Not all studies agree that light at night impacts cancer risk, of course. But when looking at epidemiological studies, you really need to examine whether the methods make sense. Take for example a study published in the British Journal of Cancer showing exposure to light at age 20 didn’t increase the risk of breast cancer. To come to this conclusion, researches asked women who were currently in their mid-40’s to report on how much light they were exposed to at night when they were 20.[ref] (Do you remember where all you lived in your 20s and how much light crept around the curtains at night?)

Studying light exposure at night is difficult, which makes it hard to prove causation for cancer. The majority of the world is exposed to more and more light at night, and measuring the impact of that exposure over years or decades is imprecise, to say the least.

One group of people exposed to bright light all night long, though, is night shift workers.

Night shift workers have an increased risk of breast cancer.

Evidence from studying shift workers (mainly nurses) showed varying results for the increased risk of breast cancer.

  • One large study found a 79% increase in breast cancer risk for women working the night shift for 20 years.[ref]
  • Another study look at the combined data from the Nurses Health Studies found that for women exposed at younger ages to night shift work (light at night) there was a more than doubled risk of breast cancer.[ref]
  • Not all studies show such a large risk, with one study estimating only a 7 – 21% increase in risk.[ref]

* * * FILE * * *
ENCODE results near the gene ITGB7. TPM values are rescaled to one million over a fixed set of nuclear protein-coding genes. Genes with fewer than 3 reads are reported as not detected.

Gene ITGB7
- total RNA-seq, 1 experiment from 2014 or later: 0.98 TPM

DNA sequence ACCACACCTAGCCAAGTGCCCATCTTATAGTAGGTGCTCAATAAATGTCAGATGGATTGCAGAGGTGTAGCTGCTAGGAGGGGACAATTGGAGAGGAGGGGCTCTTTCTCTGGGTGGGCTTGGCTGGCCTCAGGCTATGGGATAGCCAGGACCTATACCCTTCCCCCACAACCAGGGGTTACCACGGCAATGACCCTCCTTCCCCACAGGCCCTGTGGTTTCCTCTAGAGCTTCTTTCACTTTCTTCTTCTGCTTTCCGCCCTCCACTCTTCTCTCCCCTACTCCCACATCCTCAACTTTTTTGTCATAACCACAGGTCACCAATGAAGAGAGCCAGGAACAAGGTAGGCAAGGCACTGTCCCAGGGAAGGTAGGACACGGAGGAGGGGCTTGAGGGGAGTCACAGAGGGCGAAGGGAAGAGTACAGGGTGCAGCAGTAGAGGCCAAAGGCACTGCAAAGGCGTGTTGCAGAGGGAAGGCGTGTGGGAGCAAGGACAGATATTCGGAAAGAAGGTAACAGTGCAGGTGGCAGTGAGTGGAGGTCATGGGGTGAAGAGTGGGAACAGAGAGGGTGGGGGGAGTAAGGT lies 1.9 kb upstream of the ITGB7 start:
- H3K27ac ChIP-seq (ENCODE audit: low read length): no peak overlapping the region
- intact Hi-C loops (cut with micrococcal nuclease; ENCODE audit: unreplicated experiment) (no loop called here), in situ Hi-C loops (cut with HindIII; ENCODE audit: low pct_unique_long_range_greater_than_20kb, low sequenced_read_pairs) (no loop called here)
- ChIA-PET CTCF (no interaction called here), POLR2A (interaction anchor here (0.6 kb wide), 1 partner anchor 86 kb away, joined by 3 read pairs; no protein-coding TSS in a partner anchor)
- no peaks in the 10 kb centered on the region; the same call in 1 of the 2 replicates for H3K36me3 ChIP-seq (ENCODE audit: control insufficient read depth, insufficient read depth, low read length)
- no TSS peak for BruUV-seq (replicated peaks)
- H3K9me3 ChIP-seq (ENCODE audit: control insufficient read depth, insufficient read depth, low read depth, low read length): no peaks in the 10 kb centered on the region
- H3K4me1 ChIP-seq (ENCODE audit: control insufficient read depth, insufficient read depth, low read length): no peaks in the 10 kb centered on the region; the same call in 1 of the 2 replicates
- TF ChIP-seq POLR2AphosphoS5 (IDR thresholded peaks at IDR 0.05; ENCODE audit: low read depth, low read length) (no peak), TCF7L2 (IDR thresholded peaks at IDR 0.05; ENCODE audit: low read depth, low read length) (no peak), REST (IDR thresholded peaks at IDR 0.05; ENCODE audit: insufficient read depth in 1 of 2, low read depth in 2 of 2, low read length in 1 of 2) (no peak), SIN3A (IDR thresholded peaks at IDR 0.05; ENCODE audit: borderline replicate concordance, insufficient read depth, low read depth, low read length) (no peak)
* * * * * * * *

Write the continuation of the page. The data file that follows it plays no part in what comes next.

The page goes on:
• A meta-analysis combining data from 28 studies found the increase in relative risk from night shift work to be 19%.[ref]

Dim light at night and cancer:

What about the risk from general light at night (street lights, lights at home)?

It turns out that you don’t have to work the night shift to have an increased risk of cancer due to light at night.  A California study of over 100,000 women found a 34% increased risk of breast cancer for premenopausal women exposed to higher amounts of light at night.[ref]

There are quite a few smaller studies on breast cancer and light at night with similar findings to the larger ones – with a few interesting tidbits thrown in.

  • One study found a 51% increased risk with higher ambient light at night.[ref]  It also found that sleeping longer (thus more melatonin) cut the risk of breast cancer in half.
  • Closing the shutters at night (shutting out the streetlights) was also associated with a significant decrease in cancer risk.[ref]